Mystery plant – is it a weed?
Posted May 19, 2023
Dear Plant Nerd,
My neighbor calls this weed/volunteer in my yard a “brittle bush”. I like the yellow flowers. Is it a keeper?
If you call this a weed in front of us, we’ll give you an earful. Brittlebush (Encelia farinosa) is called tohavs by the O’odham. Sometimes in their creation stories, coyote is called the same thing. Not because he is silvery white (as the etymology of that word implies) but because coyote was raised on a hill and often laid in a bed of brittlebush leaves.
Brittlebush is an iconic shrub of the Sonoran Desert. Silvery shrub growing to about 4×4’. May need cutting back occasionally or may freeze back during cold spells. Grow in full sun, takes low water when established, root hardy to 5° F. Leaves look more silvery in drier, sunnier locations. May look green with more shade or water. Flowers heavy in spring, sporadic the rest of the year. Flowers are visited by various insects including butterflies, moths, flies, bees, wasps, and beetles. There are some native bee species that specifically and exclusively depend on this plant. The dominant herbivores on brittlebush leaves are the larvae and adults of the leaf beetle Trirhabda geminata. Desert tortoises love the flowers. This species is an important colonizing plant in foothill regions, acting as a nurse plant for many other plants. Brittlebush was used by native tribes for medicinal and other purposes.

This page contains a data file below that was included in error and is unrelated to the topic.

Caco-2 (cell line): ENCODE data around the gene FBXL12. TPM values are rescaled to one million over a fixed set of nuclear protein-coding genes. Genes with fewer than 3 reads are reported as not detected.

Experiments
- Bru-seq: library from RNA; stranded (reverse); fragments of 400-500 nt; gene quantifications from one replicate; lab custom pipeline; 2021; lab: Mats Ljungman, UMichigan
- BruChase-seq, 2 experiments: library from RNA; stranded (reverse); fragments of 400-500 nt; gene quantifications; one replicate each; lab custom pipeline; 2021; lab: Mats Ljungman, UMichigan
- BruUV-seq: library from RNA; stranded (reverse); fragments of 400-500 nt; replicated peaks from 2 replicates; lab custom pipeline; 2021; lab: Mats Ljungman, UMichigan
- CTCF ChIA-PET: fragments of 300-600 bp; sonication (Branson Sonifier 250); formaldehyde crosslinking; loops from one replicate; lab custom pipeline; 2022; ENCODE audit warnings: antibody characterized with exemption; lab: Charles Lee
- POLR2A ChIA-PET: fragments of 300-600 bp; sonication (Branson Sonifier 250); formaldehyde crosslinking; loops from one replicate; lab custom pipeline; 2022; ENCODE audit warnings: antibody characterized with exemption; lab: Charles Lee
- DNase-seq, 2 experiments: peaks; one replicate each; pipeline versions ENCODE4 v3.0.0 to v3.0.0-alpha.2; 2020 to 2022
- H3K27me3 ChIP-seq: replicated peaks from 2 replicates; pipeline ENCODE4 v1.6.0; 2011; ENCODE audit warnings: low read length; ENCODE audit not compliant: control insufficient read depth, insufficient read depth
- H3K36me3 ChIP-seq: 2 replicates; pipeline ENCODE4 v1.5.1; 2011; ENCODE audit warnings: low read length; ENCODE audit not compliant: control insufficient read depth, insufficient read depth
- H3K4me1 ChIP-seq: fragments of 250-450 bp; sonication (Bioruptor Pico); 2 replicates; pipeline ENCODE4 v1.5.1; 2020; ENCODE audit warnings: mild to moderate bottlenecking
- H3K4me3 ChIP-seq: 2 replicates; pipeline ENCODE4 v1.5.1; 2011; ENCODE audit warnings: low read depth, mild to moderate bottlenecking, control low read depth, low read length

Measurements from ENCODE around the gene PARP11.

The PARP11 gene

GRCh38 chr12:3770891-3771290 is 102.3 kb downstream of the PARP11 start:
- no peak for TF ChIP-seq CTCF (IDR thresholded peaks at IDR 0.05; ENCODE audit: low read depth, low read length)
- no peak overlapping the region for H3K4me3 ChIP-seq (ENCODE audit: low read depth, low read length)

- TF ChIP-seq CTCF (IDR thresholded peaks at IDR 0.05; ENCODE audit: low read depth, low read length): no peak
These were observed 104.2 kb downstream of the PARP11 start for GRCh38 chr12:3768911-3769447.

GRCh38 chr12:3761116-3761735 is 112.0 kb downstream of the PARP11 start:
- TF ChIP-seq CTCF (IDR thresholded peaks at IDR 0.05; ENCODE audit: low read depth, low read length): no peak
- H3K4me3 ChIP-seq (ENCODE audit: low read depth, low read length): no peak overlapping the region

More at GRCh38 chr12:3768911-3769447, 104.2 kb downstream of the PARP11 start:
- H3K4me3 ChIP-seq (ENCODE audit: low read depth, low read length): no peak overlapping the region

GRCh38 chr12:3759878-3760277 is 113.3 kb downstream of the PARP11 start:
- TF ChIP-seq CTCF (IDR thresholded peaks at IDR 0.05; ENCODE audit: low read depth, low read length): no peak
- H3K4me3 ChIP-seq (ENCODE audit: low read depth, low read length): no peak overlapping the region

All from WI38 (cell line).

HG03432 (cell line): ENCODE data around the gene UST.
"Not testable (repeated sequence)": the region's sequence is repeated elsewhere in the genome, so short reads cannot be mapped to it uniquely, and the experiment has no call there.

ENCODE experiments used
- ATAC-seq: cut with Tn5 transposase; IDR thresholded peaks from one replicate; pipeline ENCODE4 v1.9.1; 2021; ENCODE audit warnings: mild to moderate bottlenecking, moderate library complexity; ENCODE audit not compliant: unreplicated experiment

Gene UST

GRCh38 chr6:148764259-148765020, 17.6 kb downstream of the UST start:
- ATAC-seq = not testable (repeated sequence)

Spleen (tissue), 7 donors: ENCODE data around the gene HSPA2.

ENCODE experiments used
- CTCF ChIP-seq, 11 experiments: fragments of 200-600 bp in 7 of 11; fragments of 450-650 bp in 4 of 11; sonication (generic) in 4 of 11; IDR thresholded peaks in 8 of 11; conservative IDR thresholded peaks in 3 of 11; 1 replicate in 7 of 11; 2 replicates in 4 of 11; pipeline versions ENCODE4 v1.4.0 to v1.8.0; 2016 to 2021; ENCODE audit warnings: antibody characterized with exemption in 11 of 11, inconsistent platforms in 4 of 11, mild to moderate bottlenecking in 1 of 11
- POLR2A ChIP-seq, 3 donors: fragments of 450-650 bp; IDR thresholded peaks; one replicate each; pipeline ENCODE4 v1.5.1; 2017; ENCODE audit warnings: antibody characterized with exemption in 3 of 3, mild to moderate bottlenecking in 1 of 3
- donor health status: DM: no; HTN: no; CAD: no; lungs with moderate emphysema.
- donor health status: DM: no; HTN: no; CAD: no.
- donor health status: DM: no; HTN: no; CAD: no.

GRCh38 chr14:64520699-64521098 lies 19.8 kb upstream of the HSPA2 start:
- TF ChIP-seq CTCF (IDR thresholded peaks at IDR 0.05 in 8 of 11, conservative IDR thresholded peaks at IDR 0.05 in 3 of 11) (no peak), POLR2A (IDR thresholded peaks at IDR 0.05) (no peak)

Found on dry, rocky or gravelly slopes below 3,000 ft. in southwestern Utah, southern Nevada, Arizona, southern California; south into northwestern Mexico.
Our plant nerd answer for this question is from the Spadefoot Nursery in Tucson.